Format

Send to

Choose Destination
Ann Intern Med. 2019 Jan 1. doi: 10.7326/M18-0567. [Epub ahead of print]

Fracture Risk After Initiation of Use of Canagliflozin: A Cohort Study.

Author information

1
Division of Pharmacoepidemiology and Pharmacoeconomics, Department of Medicine, Brigham and Women's Hospital and Harvard Medical School, Boston, Massachusetts, and Clinician Scientist Training Program, Department of Medicine, University of Toronto, Toronto, Ontario, Canada (M.F.).
2
Division of Pharmacoepidemiology and Pharmacoeconomics, Department of Medicine, Brigham and Women's Hospital and Harvard Medical School, Boston, Massachusetts (S.C.K., S.S., D.K., E.P.).
3
Sunnybrook Hospital and University of Toronto, Toronto, Ontario, Canada (D.A.R.).

Abstract

Background:

Sodium-glucose cotransporter-2 inhibitors promote glycosuria, resulting in possible effects on calcium, phosphate, and vitamin D homeostasis. Canagliflozin is associated with decreased bone mineral density and a potential increased risk for fracture.

Objective:

To estimate risk for nonvertebral fracture among new users of canagliflozin compared with a glucagon-like peptide-1 (GLP-1) agonist.

Design:

Population-based new-user cohort study.

Setting:

Two U.S. commercial health care databases providing data on more than 70 million patients from March 2013 to October 2015.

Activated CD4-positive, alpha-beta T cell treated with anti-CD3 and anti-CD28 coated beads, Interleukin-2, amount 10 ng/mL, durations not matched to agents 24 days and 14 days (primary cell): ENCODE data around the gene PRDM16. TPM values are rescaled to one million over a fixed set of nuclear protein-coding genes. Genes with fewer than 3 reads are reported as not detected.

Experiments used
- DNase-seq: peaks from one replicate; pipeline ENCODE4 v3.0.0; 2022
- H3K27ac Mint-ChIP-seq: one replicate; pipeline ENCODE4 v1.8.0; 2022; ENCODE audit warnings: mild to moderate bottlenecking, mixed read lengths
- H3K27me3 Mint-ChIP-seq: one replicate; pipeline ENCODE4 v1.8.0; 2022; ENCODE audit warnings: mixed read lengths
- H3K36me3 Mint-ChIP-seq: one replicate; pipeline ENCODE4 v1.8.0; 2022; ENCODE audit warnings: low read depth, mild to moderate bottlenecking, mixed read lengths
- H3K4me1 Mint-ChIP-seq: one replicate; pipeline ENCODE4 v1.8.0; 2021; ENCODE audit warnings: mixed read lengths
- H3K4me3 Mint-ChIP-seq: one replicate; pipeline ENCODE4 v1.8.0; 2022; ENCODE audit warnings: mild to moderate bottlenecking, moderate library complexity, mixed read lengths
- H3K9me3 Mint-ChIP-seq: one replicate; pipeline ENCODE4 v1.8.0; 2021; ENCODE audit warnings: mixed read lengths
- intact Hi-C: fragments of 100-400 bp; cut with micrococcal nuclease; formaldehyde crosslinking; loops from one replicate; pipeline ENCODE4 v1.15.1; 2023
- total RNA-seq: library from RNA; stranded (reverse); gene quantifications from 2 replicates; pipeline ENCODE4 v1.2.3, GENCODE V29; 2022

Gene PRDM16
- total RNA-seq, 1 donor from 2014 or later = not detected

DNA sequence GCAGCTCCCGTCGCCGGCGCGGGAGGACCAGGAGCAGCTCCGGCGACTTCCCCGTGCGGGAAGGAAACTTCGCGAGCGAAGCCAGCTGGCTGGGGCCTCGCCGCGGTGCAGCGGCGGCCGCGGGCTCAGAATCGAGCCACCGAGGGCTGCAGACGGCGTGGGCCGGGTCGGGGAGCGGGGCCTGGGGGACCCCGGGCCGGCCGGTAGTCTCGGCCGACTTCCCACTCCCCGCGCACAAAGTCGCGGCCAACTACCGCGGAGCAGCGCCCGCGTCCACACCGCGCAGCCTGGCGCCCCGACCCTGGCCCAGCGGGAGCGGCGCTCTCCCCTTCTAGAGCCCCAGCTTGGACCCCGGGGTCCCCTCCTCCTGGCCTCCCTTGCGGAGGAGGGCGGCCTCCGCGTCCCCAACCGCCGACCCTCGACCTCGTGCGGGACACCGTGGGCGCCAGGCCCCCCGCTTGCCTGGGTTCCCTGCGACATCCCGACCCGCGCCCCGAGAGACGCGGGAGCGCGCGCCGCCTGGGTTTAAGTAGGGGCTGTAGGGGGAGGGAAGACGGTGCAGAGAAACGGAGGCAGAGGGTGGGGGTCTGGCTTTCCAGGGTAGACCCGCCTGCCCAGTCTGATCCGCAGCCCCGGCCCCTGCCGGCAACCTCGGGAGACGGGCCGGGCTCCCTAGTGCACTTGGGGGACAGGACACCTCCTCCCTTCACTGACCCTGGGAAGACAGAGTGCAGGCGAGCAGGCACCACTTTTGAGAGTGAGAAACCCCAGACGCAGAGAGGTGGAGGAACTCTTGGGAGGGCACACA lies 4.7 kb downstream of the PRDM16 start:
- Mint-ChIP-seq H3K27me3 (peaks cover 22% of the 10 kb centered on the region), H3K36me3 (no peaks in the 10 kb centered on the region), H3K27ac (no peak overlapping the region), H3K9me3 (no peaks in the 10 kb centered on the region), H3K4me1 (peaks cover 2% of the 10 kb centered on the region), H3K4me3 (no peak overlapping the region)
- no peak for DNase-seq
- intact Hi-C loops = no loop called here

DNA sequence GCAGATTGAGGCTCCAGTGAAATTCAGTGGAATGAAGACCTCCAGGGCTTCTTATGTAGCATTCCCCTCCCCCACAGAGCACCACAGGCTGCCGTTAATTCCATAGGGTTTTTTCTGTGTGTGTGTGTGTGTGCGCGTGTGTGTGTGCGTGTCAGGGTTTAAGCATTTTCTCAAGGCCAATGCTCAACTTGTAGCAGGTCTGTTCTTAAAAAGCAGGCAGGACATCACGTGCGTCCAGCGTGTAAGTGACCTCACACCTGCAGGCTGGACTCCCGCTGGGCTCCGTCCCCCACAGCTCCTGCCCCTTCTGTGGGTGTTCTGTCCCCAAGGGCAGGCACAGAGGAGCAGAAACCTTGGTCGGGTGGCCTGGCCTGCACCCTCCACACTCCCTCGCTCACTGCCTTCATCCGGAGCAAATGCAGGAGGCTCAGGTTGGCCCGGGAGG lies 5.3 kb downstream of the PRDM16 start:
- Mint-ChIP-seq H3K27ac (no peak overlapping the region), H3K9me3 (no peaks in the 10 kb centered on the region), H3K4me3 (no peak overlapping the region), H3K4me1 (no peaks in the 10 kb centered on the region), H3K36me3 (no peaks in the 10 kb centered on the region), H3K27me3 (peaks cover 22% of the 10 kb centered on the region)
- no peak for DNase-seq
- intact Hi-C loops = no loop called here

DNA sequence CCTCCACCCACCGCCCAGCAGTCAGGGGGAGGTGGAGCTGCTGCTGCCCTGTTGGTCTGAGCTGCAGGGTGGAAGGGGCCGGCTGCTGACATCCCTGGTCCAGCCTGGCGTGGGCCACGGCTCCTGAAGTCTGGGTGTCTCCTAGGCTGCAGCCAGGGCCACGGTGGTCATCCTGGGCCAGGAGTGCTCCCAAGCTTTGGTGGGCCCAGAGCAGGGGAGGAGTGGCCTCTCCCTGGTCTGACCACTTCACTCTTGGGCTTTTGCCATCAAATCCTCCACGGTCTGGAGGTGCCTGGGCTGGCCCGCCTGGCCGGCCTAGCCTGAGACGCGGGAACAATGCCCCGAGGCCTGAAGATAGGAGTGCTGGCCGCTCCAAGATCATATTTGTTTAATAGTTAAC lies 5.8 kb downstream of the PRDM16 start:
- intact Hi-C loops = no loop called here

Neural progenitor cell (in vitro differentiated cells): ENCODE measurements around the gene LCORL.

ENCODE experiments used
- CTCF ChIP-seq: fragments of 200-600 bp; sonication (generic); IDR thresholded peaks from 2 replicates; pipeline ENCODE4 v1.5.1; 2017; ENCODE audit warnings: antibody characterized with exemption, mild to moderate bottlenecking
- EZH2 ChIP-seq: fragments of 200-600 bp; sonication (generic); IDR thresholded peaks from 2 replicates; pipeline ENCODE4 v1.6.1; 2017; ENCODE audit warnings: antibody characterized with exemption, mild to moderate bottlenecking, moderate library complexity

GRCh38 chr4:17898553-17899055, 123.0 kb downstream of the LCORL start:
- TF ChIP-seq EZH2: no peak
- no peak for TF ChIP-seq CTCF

Patients:

Persons with type 2 diabetes who initiated use of canagliflozin were propensity score-matched in a 1:1 ratio to those initiating use of a GLP-1 agonist.

Measurements:

The primary outcome was a composite end point of humerus, forearm, pelvis, or hip fracture requiring intervention. Secondary outcomes included fractures at other sites. A fixed-effects meta-analysis that pooled results from the 2 databases provided an overall hazard ratio (HR).

Results:

79 964 patients initiating use of canagliflozin were identified and matched to 79 964 patients initiating use of a GLP-1 agonist. Mean age was 55 years, 48% were female, average baseline hemoglobin A1c level was 8.7%, and 27% were prescribed insulin. The rate of the primary outcome was similar for canagliflozin (2.2 events per 1000 person-years) and GLP-1 agonists (2.3 events per 1000 person-years), with an overall HR of 0.98 (95% CI, 0.75 to 1.26). Risk for pelvic, hip, humerus, radius, ulna, carpal, metacarpal, metatarsal, or ankle fracture was also similar for canagliflozin (14.5 events per 1000 person-years) and GLP-1 agonists (16.1 events per 1000 person-years) (overall HR, 0.92 [CI, 0.83 to 1.02]).

Limitation:

Unmeasured confounding, measurement error, and low fracture rate.

Conclusion:

In this study of middle-aged patients with type 2 diabetes and relatively low fracture risk, canagliflozin was not associated with increased risk for fracture compared with GLP-1 agonists.

Primary Funding Source:

Brigham and Women's Hospital, Division of Pharmacoepidemiology and Pharmacoeconomics.

PMID:
30597484
DOI:
10.7326/M18-0567

Supplemental Content

Full text links

Icon for Silverchair Information Systems
Loading ...
Support Center